August 2012

Volume 11 Issue 8

The Diet Wars: The Time for Unification Is Now

Recent disagreements posted on my discussion board have left the public asking, “Why can’t you experts agree?” Three giants in the field of plant-based nutrition, T. Colin Campbell, PhD, Caldwell B. Esselstyn, Jr., MD, and Joel Fuhrman, MD have recently been involved in discussions over matters of nutritional advice and business. (See below for the discussions.) This is just one of many examples of disagreements involving strong personalities that overshadow efforts to accomplish a greater good: saving the world and its inhabitants. Billions of people are sickened by the Western diet, the American healthcare system nears collapse, and the environment is becoming as hot as hell. Yet “Nero fiddles while Rome is burning.” It is time for all of us experts to sacrifice personal goals and needs for the greater good. With mutual support we can stand strong against the real enemy: those recommending and profiting from an animal-food based diet.

Good Versus Evil

The experts advocating meat-eating are identified by terms such as low-carb, Paleo, Primal, Zone, Wheat Belly, Atkins, etc. They want people to eat fat and protein (animals) for energy and to avoid carbohydrates (starches). Their messages support many profitable conglomerates, including the meat, poultry, fish, egg, and dairy industries. As a direct result of their sales, secondary businesses like medical doctors, hospitals, and pharmaceutical companies reap huge profits. All of these industries share an ideology with coal and oil companies: Profits override the welfare of planet Earth and its inhabitants.

In terms of making money, arguments among us are small potatoes. Our closed circle of vegan friends amounts to only a few customers. Setting our sites on the real enemy means going after the minds and hearts of billions of people. Let’s go for the big win.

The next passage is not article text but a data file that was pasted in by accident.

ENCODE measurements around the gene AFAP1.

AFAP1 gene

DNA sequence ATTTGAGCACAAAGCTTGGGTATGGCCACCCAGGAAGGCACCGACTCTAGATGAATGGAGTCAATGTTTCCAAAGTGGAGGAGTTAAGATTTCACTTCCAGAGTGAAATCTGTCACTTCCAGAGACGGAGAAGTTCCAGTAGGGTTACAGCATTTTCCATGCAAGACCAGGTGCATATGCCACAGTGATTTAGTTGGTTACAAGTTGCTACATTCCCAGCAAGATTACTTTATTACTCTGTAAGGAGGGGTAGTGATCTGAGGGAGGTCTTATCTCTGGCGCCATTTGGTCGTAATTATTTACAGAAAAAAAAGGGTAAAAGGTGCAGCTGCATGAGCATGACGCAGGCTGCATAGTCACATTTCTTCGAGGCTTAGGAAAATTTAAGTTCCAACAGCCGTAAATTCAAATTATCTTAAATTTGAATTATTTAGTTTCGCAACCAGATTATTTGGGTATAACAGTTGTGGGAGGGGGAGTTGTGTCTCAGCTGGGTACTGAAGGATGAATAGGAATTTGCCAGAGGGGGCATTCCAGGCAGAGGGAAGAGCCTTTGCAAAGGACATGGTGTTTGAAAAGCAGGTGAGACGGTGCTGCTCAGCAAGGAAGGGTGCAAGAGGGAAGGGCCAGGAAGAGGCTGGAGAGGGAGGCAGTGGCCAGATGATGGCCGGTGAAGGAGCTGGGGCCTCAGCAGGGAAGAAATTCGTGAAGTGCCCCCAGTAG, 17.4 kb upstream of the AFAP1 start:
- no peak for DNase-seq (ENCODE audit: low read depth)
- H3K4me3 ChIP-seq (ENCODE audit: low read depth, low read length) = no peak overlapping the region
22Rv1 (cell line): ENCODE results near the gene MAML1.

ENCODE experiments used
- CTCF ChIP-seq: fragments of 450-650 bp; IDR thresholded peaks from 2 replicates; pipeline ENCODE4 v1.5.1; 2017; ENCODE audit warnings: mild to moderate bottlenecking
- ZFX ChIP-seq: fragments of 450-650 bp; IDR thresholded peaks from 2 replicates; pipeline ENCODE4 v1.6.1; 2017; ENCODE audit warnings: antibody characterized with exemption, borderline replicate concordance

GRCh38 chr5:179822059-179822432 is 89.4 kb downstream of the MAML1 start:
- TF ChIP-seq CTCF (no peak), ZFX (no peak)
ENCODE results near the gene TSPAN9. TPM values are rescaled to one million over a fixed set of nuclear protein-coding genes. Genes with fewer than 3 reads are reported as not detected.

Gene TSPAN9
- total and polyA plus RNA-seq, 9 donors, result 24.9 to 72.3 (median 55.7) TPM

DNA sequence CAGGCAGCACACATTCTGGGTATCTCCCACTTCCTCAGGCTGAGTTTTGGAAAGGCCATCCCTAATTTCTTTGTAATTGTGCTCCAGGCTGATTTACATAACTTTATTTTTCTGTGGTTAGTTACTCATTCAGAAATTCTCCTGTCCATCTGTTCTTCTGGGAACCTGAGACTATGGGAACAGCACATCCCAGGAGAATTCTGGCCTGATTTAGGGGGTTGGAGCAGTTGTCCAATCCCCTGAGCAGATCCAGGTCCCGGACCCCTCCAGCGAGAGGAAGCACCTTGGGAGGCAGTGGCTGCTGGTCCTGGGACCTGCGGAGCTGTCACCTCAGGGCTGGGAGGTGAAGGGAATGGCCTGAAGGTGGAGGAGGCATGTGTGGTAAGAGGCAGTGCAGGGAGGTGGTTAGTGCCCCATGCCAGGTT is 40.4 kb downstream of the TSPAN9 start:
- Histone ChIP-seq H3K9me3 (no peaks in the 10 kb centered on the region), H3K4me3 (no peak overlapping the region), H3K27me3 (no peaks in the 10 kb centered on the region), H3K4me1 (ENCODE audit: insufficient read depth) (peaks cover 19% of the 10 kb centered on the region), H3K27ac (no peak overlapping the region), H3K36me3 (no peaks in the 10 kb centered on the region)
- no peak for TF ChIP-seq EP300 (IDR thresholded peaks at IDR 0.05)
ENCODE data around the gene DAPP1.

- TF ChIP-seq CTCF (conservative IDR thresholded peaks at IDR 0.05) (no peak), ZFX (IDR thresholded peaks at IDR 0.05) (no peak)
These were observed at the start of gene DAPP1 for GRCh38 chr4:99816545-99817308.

Healthy diets based on plants foods have been advocated for millenniums. Here are a few of the important players (please note the lack of originality, in other words, the commonality):   

Barnard Diet (by Neal Barnard, MD, founder of Physicians Committee for Responsible Medicine): Based on starches, vegetables and fruits. Diet is low-fat. Emphasis is on no animal foods, ever.

Biblical Daniel Diet: More than 2500 years ago a diet of vegetables and water was found to improve the health of men in 10 days, compared to men eating meat (the king’s food).

China Study Diet (by T. Colin Campbell, PhD): Based on starches, vegetables, and fruits. Animal foods may account for 10% or fewer of foods consumed.

CHIP Program (The Complete Health Improvement Program by Dr. Hans Diehl): Based on starches, vegetables, and fruits. Emphasis is on eating low-fat.

Esselstyn Diet (by Caldwell Esselstyn, MD): Based on starches, vegetables, and fruits. No nuts, seeds, avocados, or other fatty plant foods are allowed. Emphasis is on eating very low-fat.

Engine 2 Diet (by Rip Esselstyn): Based on starches, vegetables, and fruits. Emphasis is on eating very low-fat.

Fuhrman Diet (by Joel Fuhrman, MD): Based on green and yellow vegetables, beans, nuts, and seeds. Not always low in fat. Small amounts of animal foods allowed. Emphasis is on eating “nutrient-dense” greens.

Hallelujah Diet (by Rev. George Malkmus): Consists of 85% raw, uncooked, and unprocessed plant-based food, and 15% cooked, plant-based foods.

Kempner Rice Diet (by Walter Kempner, MD): Based on rice and fruits. More plant foods and a few animal foods are allowed after recovery. Emphasis is on eating very low sodium.

Macrobiotic Diet: Based on grains (rice) and vegetables. Fish, seafood, seeds, and nuts may be eaten occasionally.

McDougall Diet (by John McDougall, MD): Based on starches, vegetables, and fruits. Healthy, trim people can eat some nuts, seeds, and avocados. Animal foods for holidays, at most. Emphasis is on eating starches.

Natural Hygiene Diet (by Herbert M. Shelton, ND): Advocates a raw food diet of vegetables, fruits, and nuts; and also periodic fasting and food combining.

Ornish Diet (by Dean Ornish, MD): Based on starches, vegetables and fruits. Low-fat dairy, some fish, and fish oils are used at times. Emphasis is on eating very low-fat.